So in India also we believe that needs to be some added advantage for the customers if you want to get things started. But as it moves on, I think the market forces should take over and then basically it should be on its own. So we would request the industry and maybe the support from the government for these kind of incentives.
What kind of an incentive are you looking for from the government at this stage? Issar: What we look at is that when you look at having your old vehicles getting sold, some sort of a goods and services tax benefits on the new vehicles purchased, or something relating to maybe in terms of incentives from government on setting up of these plants. I think that will give a great impetus for the industry to move forward in this direction. Q: What does MSTC bring to the table as far as this partnership goes? Singh: MSTC is into the scrapping business for the last 54 years and we have been in touch with many stakeholders who deal in the scraps. We are also one of the leading e-commerce service providers in the country. So we will bring a very transparent way of procurement of the vehicles. We hope that the vehicles will be purchased through the e-auction platform of MSTC, it is being procured through e-commerce portal of MSTC and we are also purchasing directly from individual owners. So that kind of transparency and the procurement of the purchase of the vehicles will be brought in by the MSTC.
Regarding your earlier question of what kind of incentives people can expect from this policy – you are aware that the voluntary vehicle fleet monetisation programme was envisaged by the minister of road, transport and highways. As per that, there were three things which were being talked about. One was that if the owner of the vehicle brings old vehicle then he will get the scrap value to the tune of 4-5 percent of the new vehicles to be purchased. So that was one incentive that was being talked about. The second one was that the manufacturers will also give discount to the tune of about 4-5 percent of the new vehicles to be purchased and third was in the relaxation or the incentives in the taxes like GST. So these three incentives were being talked about. Now the government has to decide as to what can be offered in the new draft policy, which is going to be announced shortly by the government.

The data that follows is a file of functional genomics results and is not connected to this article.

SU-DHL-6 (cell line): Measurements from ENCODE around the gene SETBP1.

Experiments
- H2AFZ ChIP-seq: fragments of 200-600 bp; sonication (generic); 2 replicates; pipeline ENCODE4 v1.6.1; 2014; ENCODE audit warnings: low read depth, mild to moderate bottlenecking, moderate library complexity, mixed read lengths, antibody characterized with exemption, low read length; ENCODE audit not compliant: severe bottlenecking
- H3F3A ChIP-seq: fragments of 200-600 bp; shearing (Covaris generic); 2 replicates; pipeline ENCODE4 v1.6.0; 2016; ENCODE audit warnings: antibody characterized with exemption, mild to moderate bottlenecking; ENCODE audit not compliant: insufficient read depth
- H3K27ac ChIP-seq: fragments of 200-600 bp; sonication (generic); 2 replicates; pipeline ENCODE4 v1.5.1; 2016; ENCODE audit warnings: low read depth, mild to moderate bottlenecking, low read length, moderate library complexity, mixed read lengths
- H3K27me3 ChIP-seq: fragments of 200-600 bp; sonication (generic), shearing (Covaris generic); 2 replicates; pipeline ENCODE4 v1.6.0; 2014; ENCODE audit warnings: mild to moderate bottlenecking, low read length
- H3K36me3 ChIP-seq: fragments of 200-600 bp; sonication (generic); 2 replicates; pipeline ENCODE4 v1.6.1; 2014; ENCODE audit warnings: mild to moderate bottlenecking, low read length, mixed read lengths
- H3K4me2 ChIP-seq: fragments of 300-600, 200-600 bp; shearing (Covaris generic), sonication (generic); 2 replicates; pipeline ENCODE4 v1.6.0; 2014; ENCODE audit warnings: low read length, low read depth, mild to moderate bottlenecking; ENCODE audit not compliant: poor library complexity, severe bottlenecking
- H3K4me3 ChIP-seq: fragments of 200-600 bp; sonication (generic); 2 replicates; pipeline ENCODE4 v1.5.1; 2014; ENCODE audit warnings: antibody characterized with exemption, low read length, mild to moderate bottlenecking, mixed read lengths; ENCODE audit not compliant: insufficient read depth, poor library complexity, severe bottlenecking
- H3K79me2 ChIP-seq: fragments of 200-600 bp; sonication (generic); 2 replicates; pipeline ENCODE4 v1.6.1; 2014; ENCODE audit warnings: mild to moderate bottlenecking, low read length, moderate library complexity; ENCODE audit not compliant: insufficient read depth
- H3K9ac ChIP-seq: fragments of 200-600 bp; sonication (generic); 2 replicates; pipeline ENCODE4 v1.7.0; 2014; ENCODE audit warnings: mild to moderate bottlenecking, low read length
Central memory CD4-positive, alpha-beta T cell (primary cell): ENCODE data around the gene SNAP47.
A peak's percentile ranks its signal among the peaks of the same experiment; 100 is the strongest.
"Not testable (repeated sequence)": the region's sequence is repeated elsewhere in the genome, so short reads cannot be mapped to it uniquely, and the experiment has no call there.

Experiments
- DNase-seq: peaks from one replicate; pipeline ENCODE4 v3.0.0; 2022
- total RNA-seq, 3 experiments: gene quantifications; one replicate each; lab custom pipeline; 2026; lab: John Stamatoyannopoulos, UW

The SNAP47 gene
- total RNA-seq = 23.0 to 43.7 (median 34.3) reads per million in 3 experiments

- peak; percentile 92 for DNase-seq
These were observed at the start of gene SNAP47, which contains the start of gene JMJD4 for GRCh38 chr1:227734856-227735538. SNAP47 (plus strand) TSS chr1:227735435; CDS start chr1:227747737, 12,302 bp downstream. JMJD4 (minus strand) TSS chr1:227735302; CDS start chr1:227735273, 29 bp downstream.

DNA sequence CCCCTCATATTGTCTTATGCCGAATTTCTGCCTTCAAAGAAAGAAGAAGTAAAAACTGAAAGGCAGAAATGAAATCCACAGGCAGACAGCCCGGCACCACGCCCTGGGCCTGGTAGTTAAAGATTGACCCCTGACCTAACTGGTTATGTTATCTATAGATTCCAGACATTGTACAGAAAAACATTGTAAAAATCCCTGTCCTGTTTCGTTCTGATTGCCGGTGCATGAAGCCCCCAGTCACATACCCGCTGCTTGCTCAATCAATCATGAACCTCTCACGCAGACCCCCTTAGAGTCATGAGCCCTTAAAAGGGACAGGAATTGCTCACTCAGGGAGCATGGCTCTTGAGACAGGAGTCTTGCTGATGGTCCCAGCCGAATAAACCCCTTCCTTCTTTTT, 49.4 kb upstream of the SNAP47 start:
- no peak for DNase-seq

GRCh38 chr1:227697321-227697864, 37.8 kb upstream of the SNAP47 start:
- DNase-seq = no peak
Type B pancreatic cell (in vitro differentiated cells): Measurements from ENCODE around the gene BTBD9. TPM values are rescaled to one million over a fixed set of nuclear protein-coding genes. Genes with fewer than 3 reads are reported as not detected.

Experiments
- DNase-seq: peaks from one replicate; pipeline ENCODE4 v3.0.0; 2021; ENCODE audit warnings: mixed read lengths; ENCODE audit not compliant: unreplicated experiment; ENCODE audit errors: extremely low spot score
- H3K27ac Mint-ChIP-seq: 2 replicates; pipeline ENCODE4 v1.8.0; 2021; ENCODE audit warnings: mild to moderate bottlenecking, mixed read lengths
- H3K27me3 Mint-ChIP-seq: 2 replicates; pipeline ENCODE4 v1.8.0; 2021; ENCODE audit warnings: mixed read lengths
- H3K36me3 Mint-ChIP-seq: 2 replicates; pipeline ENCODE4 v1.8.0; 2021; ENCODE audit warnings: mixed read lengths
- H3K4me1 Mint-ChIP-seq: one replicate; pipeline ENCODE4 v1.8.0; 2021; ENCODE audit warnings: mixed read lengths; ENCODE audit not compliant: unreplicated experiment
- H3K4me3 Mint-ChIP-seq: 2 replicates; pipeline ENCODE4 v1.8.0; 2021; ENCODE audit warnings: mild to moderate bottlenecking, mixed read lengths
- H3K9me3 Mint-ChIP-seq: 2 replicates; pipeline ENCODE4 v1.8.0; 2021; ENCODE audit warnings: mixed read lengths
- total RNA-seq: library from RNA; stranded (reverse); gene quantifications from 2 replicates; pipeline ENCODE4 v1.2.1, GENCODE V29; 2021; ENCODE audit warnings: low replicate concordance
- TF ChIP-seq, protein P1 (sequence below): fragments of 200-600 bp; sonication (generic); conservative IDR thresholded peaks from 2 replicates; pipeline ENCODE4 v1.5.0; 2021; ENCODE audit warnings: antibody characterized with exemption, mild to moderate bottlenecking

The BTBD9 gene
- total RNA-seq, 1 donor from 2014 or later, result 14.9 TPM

Also the talks are that there will be relaxations in the registration fee of the new vehicles to be purchased. So there are too many incentives, which are being talked about, which is being expected by the people at large. Let us see. However, without incentives I think this sector will not take off fast. So some kind of incentive has to be provided so that this industry takes off very fast.